Carmen holds her dessert of the day, brownies made with black beans. By rinsing and pureeing the beans, their taste is disguised while their benefits for helping maintain healthy blood sugar remain in full. She also prepared pot roast and biscuits containing sweet potatoes, creating a full meal with a short preparation time of only 45 minutes.
What’s Cookin’ with Carmen?
By BRET MOSS Choctaw Nation of Oklahoma
The Choctaw Nation of Oklahoma (CNO) Food Distribution has made many efforts in recent years to improve the health of its members and employees. From cooking videos and health brochures, to health fairs and 5k runs, CNO is highly invested in the well being of its people.
One of the most effective assets CNO has in this initiative is a highly energetic woman with a love for her profession named Carmen Robertson, who is most known for her work doing an event at the four food distribution centers around the Choctaw Nation called Cooking with Carmen.
Cooking with Carmen is a four-hour educational event, occurring from 10 a.m. to 2 p.m., eight times each month, twice at each distribution center. There are distribution centers in Antlers, Durant, McAlester and Poteau.
At these events, Carmen will take a common recipe she has modified to include healthy alternatives to substitute for some of the unhealthy original ingredients and demonstrate how to prepare it to perfection. She will sometimes even cook her original recipes she has concocted with creativity and experimentation.
She always cooks a full meal, including side dishes and desserts. All the meals have low/no sugar content and are fat free. She uses recipes likely to expand the palette of those attending without using hard to find or expensive ingredients.
By showing her audience, which usually consists of about 30 or 40 people, how to prepare the common commodities they already have in a healthy way, she hopes to make eating healthy an everyday occurrence for the Choctaw people.
When developing and preparing meals at her cooking events, Carmen sticks to three main points. She wants all meals to be quick, easy and inexpensive. She believes if she sticks to these criteria, people will be more apt to attempt these recipes on their own.
Carmen believes just teaching healthy cooking and eating habits is not enough. “A lot of them will not try a recipe if they haven’t tasted it. So I have been trying to introduce different types of food and ways to prepare it,” said Carmen as she explained the importance of tasting a new recipe.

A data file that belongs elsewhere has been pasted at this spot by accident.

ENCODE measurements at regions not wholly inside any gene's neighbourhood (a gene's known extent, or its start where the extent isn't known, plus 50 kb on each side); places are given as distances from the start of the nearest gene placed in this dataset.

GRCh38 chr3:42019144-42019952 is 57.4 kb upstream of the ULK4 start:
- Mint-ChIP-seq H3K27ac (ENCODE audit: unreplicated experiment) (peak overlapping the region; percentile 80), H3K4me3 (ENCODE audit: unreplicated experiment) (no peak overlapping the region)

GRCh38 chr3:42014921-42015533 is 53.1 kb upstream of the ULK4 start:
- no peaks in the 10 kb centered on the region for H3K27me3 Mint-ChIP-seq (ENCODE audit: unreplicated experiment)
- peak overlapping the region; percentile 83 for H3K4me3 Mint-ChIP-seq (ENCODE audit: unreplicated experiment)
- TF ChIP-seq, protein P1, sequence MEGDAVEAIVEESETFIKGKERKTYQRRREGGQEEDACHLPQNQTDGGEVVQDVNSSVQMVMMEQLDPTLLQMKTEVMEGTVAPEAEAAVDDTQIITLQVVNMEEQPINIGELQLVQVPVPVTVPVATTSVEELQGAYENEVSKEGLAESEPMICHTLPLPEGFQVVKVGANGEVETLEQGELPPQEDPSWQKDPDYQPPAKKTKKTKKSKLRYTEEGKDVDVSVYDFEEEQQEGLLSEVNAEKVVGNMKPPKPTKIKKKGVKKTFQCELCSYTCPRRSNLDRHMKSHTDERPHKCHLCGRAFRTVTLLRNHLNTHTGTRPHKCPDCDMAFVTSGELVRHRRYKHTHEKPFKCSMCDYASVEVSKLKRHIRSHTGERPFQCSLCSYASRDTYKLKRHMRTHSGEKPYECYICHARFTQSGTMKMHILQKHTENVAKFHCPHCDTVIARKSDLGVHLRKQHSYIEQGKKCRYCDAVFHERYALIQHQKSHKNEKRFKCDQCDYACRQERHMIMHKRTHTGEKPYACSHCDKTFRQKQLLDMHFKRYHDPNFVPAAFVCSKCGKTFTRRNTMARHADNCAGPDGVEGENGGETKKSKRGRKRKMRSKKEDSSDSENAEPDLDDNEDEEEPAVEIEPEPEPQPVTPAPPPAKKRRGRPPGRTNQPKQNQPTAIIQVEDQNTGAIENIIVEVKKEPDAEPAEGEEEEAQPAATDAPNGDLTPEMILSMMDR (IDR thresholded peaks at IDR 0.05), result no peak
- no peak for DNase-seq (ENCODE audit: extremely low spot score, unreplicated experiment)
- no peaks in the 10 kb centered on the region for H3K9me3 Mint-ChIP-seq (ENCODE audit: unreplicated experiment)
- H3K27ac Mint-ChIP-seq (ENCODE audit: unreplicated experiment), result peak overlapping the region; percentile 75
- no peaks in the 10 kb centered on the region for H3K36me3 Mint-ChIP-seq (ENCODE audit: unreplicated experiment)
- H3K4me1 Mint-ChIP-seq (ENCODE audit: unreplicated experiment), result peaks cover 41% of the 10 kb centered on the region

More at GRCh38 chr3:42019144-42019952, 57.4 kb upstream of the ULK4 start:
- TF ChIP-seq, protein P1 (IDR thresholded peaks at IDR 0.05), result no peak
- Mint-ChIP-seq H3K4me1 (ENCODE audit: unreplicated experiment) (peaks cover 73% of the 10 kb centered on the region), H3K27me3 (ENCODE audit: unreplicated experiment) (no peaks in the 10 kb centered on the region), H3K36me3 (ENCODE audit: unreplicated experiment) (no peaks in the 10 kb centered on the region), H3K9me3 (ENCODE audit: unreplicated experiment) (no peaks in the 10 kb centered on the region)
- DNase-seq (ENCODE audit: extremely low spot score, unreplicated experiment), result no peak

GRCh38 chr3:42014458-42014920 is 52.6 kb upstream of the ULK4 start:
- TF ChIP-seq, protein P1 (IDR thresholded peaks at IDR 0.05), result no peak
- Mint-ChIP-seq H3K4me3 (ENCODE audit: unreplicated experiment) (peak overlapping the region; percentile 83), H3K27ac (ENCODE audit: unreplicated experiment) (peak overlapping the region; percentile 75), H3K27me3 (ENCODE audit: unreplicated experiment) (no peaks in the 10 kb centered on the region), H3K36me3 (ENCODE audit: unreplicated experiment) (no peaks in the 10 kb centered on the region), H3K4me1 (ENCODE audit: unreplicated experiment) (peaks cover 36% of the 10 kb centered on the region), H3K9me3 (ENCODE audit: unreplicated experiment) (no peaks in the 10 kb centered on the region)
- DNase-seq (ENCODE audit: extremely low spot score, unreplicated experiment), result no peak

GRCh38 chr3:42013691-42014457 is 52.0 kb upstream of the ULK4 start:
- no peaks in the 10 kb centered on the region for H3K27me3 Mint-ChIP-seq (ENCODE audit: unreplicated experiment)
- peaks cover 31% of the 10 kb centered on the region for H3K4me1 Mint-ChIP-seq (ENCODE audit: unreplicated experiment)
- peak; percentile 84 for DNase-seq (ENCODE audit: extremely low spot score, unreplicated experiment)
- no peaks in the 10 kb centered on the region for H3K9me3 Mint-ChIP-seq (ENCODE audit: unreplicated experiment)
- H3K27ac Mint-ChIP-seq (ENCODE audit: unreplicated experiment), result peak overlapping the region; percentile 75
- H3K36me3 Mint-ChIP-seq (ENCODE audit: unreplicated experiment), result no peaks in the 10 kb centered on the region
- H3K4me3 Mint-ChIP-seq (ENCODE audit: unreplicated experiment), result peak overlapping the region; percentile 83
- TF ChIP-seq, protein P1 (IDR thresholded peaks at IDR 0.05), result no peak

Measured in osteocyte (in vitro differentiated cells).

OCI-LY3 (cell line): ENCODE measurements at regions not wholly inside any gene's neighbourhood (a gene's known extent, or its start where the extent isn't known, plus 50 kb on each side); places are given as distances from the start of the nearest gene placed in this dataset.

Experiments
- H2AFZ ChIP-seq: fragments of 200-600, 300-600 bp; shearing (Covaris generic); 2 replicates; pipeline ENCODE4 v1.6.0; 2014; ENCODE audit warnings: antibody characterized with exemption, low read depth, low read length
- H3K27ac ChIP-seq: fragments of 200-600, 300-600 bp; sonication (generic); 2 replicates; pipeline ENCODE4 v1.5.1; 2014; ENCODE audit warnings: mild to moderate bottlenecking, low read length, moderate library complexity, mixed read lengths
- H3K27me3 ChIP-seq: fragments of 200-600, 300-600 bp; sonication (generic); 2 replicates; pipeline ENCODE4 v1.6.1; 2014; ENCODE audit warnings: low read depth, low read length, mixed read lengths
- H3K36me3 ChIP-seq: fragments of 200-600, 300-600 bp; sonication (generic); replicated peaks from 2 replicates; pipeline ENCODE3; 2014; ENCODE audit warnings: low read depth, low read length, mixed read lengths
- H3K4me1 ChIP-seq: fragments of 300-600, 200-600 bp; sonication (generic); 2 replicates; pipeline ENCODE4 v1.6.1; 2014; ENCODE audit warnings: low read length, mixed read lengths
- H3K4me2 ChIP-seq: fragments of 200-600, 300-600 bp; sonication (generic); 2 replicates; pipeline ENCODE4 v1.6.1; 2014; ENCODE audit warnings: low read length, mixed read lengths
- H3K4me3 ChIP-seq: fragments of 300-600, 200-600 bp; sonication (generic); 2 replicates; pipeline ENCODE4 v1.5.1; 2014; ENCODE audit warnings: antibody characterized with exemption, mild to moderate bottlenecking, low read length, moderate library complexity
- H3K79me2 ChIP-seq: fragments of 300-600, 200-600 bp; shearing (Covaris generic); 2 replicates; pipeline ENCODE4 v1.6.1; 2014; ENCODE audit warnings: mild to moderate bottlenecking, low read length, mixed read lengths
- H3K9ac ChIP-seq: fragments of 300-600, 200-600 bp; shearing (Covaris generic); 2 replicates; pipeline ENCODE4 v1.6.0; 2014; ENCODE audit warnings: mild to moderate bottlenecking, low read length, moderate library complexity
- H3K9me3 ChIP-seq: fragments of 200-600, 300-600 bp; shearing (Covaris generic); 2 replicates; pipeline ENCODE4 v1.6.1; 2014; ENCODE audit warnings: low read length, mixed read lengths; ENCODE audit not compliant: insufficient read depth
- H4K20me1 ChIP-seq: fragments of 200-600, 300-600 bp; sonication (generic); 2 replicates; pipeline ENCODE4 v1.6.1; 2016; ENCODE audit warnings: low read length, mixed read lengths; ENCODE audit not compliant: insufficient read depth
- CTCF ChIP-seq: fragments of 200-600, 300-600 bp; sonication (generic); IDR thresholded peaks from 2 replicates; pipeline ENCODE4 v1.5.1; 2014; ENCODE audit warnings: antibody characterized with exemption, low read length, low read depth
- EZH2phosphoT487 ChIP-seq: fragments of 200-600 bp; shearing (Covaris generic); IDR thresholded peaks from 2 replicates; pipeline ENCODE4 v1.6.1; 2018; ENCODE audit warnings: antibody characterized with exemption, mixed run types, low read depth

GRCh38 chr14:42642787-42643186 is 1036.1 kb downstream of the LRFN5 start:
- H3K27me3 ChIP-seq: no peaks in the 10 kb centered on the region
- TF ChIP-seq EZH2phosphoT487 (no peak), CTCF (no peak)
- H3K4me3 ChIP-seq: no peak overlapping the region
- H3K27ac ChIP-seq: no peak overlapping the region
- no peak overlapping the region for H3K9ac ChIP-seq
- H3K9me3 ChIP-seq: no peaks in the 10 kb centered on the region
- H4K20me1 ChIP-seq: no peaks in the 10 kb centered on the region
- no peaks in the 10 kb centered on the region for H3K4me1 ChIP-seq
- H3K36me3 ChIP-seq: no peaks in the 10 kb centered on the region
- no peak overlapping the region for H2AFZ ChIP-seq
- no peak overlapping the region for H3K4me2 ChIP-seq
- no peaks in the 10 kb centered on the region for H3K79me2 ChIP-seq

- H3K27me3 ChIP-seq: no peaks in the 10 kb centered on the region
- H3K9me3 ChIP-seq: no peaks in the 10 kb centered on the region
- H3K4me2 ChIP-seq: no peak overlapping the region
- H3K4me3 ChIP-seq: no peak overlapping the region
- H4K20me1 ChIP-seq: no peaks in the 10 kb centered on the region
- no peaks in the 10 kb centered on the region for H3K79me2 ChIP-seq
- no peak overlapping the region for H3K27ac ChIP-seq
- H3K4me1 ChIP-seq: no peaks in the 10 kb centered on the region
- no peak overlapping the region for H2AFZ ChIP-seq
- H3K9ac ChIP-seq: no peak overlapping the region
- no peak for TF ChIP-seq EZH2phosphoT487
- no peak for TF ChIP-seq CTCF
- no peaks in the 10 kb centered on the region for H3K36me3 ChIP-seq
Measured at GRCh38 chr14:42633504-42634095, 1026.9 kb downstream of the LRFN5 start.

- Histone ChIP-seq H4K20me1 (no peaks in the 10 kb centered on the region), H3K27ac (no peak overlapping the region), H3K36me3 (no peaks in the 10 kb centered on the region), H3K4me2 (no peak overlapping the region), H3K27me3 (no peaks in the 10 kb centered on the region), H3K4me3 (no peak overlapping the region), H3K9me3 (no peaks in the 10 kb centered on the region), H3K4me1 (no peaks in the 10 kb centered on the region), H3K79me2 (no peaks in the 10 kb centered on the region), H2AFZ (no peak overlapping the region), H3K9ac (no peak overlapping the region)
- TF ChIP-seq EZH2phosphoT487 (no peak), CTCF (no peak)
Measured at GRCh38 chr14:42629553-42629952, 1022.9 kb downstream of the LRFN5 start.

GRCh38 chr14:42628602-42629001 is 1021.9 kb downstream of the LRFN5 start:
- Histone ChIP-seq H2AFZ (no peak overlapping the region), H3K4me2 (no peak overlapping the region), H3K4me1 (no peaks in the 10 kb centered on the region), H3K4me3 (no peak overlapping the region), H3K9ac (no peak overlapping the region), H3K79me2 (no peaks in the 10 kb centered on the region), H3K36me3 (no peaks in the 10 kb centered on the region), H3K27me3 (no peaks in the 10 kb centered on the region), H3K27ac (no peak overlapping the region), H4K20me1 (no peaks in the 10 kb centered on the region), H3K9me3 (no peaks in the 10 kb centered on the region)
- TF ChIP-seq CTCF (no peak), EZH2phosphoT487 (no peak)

While she is cooking, she is also taking questions from the audience and educating them on the nutritional aspects and the effects different foods have on the body. It has become common for her to take mailing and email addresses so she can modify recipes by request.
Three of the four distribution centers are equipped with a full kitchen allowing her to simulate a common setting for the average audience member. The ingredients and utensils used on the set are those most familiar to the largest portion of the audience.
Carmen not only teaches at the Cooking with Carmen events, but plays a role in the Cooking with Council videos produced by the Lifetime Legacy staff, the Going Lean Team, health events at the wellness centers and after-school specials.
She deems working with the kids at the schools and the younger generation of the utmost importance. She knows if she can spark healthy lifestyles in them, those ways will be instilled for a lifetime and hopefully passed on to generations to come.
“In order to stop the childhood obesity, we’ve got to hit these young mothers, and that’s what I’m trying to do,” said Carmen as she explained how health issues in children are a serious problem she would like to see subside in the near future. By teaching young parents to prepare foods with a knowledge of the effects each dish has on a person, particularly the children, she hopes to stop bad habits before they even begin.